Rockefeller Foundation celebrates 100 years
As the Rockefeller Foundation celebrates its 100th anniversary, the head of the philanthropic organisation has warned of the challenges the world faces in the 21st Century.
Judith Rodin says the foundation is working on building greater resilience against unpreventable shocks.
It is also focusing on building more equitable growth, she told the BBC.
US industrialist John D Rockefeller set up the foundation "to promote the well-being of mankind throughout the world".
Ms Rodin, who has been president of the Rockefeller Foundation since 2005, says over the past century the group has made several enormous achievements which it is proud of.
"We founded the field of public health and brought public health to dozens and dozens of countries around the world," she says.
She also cites the foundation's work on the Green Revolution, which started with agriculture development in Mexico in the 1940s and has since spread the research and technology development to other countries, and is credited with saving a billion lives.
John D Rockefeller made an initial gift to the foundation of $35m in 1913, and it now has an endowment of about $3.6bn.
It may have been the US's first global foundation, but today the world in which it operates is very different, as there are many more global actors - both other philanthropic organisations and governments.
And of course, Rockefeller (and most other private foundations) is dwarfed in size by the Gates Foundation, which has assets of more than $36bn.
But Ms Rodin says that regardless of a foundation's size, philanthropy is about being strategic and innovative.
The Gates Foundation is also Rockefeller's partner in the Alliance for a Green Revolution in Africa, and Ms Rodin says it is a "terrific" partner.
"It's [about] both thought leadership together as well as resources. Sometimes it's not only about the money, it's also about the history and the knowledge and the experience as well as the money, and we often provide that for many of our partners."
Ms Rodin believes there are two "huge fundamental" 21st Century challenges. The first involves building greater resilience.
"What we've seen in the last 10 or 15 years, and now occurring at an accelerated pace, is that we can't predict everything or prevent it, whether it's the next earthquake or massive flood... or the next financial ripple... or the next rebellion that's going to shake some region of the world.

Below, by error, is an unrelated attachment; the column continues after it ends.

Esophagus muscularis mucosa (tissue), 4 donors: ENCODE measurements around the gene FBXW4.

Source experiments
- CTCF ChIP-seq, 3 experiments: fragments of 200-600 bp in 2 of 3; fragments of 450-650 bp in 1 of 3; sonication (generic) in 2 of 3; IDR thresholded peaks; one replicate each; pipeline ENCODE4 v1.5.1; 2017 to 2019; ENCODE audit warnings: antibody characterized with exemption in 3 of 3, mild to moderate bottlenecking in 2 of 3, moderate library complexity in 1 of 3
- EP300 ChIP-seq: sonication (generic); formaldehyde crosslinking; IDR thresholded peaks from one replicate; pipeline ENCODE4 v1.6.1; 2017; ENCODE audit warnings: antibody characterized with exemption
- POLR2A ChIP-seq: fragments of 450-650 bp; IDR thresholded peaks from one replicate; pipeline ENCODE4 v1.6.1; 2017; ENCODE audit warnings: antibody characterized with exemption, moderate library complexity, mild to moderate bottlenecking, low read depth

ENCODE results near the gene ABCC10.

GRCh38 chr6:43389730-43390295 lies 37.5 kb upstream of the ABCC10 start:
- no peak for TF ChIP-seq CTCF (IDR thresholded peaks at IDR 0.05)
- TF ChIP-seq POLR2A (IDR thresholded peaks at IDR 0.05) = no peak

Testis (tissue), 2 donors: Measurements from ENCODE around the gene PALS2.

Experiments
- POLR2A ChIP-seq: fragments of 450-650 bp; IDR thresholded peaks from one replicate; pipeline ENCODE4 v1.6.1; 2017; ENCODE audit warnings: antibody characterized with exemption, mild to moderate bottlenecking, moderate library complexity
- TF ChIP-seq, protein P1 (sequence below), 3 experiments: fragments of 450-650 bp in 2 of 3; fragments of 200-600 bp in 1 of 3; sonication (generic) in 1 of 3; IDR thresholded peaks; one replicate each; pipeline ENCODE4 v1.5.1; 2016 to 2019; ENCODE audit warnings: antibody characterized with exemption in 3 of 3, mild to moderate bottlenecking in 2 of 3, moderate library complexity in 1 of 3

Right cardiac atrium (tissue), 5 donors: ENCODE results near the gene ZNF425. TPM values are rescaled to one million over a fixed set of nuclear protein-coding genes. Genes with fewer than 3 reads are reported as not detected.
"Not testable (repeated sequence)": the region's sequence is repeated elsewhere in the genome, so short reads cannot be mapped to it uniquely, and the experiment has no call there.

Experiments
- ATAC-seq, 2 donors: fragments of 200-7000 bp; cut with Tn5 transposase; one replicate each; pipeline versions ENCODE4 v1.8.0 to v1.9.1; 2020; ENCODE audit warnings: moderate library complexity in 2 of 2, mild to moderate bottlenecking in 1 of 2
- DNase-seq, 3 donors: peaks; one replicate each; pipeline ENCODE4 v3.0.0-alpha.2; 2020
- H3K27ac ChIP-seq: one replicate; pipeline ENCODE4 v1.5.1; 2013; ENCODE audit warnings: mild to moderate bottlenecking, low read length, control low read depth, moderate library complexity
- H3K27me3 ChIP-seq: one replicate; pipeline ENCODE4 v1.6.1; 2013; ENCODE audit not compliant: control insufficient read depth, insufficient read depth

"So we're going to have to learn to absorb those shocks and rebound more quickly and more effectively in the future, and Rockefeller has been doing an enormous amount of work on that resilience."
The foundation has just launched the 100 Resilient Cities Centennial Challenge.
It will select 100 cities and provide $100m of technical support and resources to build resilience against such future shocks - for instance, by building more robust emergency management systems or improved drainage systems. It will also help cities to try to raise additional money from potential private sector funders to realise their plans.
The second challenge, Ms Rodin says, is to think about how to approach more equitable growth.
"How do we think about livelihoods and jobs and opportunity in a developed world that looks so different than it did 20 years ago?"
To mark its centenary, Rockefeller has chosen as its tagline, "Innovation for the next 100 years", and Ms Rodin says it takes this message very seriously.
She wants Rockefeller to be remembered for being willing to be risk takers, for being disruptors "creating transformational things", for building new fields, and for always betting on people.
It has certainly had some good "bets" pay off in the past, having funded 220 Nobel prize winners, including physicist Albert Einstein and Norman Borlaug, "father of the Green Revolution".
As Ms Rodin says: "Because in the end, investing in great people with great ideas is what philanthropy should be about."